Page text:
Newt, chief of the Cult of EMP Crazy, covered by the Times

Posted in Crazy Weapons, Culture of Lickspittle at 2:56 pm by George Smith

Today William Broad of the New York Times put Newt Gingrich’s role as one of the chieftains of the Cult of Electromagnetic Pulse Crazy, into that high button newspaper.

DD blog touched on it last month, along with Gingrich’s numbing videos for the electromagnetic pulse doom lobby, here.

Indeed, I’ve covered the Cult of EMP Crazy, and the spectacularly loathsome Gingrich’s regular shilling, for it for years.

A bit, requoted:

Now that Newt Gingrich is enjoying his fifteen minutes of fame atop the heap of horrid GOP presidential hopefuls I can use it as an excuse to show him back when he was basically the famous person for a group of relative nobodies (but persistent nobodies) in the Cult of Electromagnetic Pulse Crazy.

Here are three videos of Newt on Youtube, doing his EMP doom tap dance. Two of them are for the [far right] lobbying group, EMPAct America.

The third is for Fox News where he advocated for starting a war with North Korea back in 2009. (This was subsequently pulled by its poster after I linked to it.)

Gingrich’s robotic script on the subject, completely in line with everyone else in the lobby, is that electromagnetic pulse doom is easily achievable and that it will end US civilization. It is not. But to argue it gives the people who own the script way too much he said/she said stage time. It’s what they live for.

This is frequently extended to encompass the collapse of the entire western world. The passing of the United States from the world scene takes down all Anglo civilization.

This is always coupled to pleas for more spending in ballistic missile defense and recommendation for preemptive sneak attack on Iran. And it is delivered in a stream of movies, seminars, op-ed pieces and straight news stories, one which has flowed steadily for a decade. At least.

And why special attention for Iran?

Because in all the common electromagnetic pulse doom scenarios peddled by the lobby, it is either a potential Iranian nuclear bomb, or an Iranian-made one given to terrorists, launched from a barge off the coast of the eastern US, which brings on the second coming of the Dark Ages.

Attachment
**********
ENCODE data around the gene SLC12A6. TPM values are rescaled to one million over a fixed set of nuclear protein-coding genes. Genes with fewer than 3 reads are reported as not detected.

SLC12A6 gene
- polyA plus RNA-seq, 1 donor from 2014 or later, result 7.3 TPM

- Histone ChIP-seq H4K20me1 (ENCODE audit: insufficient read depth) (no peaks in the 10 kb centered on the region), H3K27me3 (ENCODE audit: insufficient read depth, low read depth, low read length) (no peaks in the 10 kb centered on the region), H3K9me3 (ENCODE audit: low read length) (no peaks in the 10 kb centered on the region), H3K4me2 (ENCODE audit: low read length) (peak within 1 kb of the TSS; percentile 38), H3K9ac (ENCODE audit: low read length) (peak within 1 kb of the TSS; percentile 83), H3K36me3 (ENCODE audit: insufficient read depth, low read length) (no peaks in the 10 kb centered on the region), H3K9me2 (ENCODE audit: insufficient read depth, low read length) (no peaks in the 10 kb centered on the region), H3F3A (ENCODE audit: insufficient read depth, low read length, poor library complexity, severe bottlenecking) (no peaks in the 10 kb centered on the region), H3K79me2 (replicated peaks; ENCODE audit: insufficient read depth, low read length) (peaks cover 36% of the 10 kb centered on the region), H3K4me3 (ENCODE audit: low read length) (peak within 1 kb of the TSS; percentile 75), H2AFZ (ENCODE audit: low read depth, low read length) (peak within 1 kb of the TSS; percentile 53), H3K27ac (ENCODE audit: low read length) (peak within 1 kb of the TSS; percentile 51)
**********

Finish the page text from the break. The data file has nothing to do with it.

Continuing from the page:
It is a persistent lobby with no constituency anywhere but in the far right.

And like a large bit of dog dung festering in the sun attracts green bottle flies, over the years the story of electromagnetic pulse doom has also attracted fundamental Christian super-church preachers who believe and sermonize that the attack will herald the second coming, a final battle between good and evil, their natural ascent into heaven, and the damnation of everyone else.

In addition, it has also inspired a small congressional caucus of worthless and demonstrably incompetent nobodies — most notably the ancient Republican Rep., Roscoe Bartlett of Maryland who made it one of his life’s causes. More recently, Bartlett’s Cult of EMP Crazy leadership baton has been taken by a GOP politician from Arizona, birther and believer that sharia law is permeating the precious bodily fluids of American justice, Trent Franks.

This continuing story line of electromagnetic pulse doom has been peddled for years so extensively that is has also percolated into and further pickled the already perturbed minds of the bug-eyed survivalist fringe (including frightened white middle-aged American housewives in heartland Pennsylvania), is that it will throw the country back to the time shown in the movie The Man Who Shot Liberty Valance.

Surviving EMP Doom will come by rule of the gun and those who have prepared themselves (the new Tom Doniphons) for it in the countryside, preferably with lots of pemmican, jerky, gold and silver, canned foods, stockpiled gasoline, underground dugouts full of ammunition and a corral of horseflesh or lovingly maintained old cars not reliant upon chip technology.

A far right Christian religiosity runs through electromagnetic pulse attack mythologizing . It’s the good and Godly in a struggle for what’s left of America principles and pieties against the ravening, formerly fat and lazy Democratic liberal hordes, spilling out of the cities like the zombies in AMC’s The Walking Dead.

Broad touches upon it briefly, as taken from the central book of electromagnetic pulse doom mythology, William Forstchen’s One Second After (also a Gingrich co-author):

The book describes an electromagnetic pulse attack on America, conjuring a world in which cars, airplanes, cellphones and refrigerators all die, and gangs of barbarians spring to life.

Despite being blown off by almost everyone (except the lunatic right and the repellent homophobe and Gingrich presidential competitor, Rick Santorum), — “Mr. Gingrich’s warnings remain persistently urgent,” writes William Broad for the Times.

Which, honestly now Mr. William Broad, just doesn’t quite describe the entire flavor of the matter.

“Some people praise Mr. Gingrich as an atomic visionary,” reads the Times piece. Near the end.

The piece at the New York Times.

Cult of Electromagnetic Pulse Crazy — alpha to omega — from the archives.

Mirror search of subject — from Google direct.

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